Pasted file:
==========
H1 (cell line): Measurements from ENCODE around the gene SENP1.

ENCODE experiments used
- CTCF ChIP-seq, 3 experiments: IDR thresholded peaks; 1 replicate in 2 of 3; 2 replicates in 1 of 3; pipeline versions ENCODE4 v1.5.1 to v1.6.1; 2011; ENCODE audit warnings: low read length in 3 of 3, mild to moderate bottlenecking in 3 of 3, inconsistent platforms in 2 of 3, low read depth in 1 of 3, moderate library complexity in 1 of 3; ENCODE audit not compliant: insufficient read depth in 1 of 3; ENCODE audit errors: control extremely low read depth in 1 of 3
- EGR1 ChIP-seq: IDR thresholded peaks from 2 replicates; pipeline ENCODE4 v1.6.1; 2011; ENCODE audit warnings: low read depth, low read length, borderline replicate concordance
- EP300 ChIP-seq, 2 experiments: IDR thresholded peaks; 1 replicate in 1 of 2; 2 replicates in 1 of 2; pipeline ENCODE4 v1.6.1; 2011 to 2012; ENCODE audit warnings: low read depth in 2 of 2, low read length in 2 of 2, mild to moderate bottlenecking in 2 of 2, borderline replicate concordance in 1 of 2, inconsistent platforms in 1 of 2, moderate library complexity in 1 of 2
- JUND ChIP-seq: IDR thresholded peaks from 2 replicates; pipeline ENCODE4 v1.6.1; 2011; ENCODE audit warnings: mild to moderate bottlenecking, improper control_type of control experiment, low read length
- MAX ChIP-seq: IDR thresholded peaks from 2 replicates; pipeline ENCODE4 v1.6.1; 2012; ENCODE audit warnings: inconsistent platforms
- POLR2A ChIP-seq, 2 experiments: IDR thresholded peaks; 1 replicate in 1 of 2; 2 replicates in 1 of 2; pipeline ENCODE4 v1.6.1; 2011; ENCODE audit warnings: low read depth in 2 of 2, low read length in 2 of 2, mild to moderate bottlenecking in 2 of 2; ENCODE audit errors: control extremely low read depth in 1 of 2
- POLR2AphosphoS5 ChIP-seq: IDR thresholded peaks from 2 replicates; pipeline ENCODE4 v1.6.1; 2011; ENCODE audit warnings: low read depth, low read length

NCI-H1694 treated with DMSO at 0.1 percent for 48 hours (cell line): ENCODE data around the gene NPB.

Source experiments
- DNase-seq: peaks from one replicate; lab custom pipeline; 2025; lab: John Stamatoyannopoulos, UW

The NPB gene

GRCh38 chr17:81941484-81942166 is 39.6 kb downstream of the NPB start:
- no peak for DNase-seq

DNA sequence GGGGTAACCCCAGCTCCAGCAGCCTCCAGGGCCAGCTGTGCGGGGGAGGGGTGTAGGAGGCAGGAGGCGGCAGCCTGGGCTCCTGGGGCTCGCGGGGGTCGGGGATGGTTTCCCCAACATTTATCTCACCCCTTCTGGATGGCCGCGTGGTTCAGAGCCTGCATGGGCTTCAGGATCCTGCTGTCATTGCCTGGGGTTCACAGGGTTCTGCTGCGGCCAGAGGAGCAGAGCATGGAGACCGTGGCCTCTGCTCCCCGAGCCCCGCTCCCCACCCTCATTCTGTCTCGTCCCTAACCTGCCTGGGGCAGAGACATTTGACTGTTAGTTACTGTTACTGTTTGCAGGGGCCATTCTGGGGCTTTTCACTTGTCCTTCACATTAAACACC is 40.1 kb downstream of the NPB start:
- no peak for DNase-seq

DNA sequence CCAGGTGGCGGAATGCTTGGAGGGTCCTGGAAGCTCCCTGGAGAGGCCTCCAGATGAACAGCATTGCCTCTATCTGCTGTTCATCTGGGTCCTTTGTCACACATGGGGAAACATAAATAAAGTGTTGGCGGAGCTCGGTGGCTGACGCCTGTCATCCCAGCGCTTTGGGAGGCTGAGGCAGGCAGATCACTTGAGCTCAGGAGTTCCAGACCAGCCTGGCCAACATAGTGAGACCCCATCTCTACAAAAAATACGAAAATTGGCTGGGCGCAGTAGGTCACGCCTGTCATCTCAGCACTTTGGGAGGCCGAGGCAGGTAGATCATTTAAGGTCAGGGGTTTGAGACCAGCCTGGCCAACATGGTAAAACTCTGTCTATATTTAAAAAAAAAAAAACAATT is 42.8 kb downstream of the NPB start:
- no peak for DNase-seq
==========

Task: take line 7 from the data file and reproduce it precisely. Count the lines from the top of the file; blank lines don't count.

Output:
- MAX ChIP-seq: IDR thresholded peaks from 2 replicates; pipeline ENCODE4 v1.6.1; 2012; ENCODE audit warnings: inconsistent platforms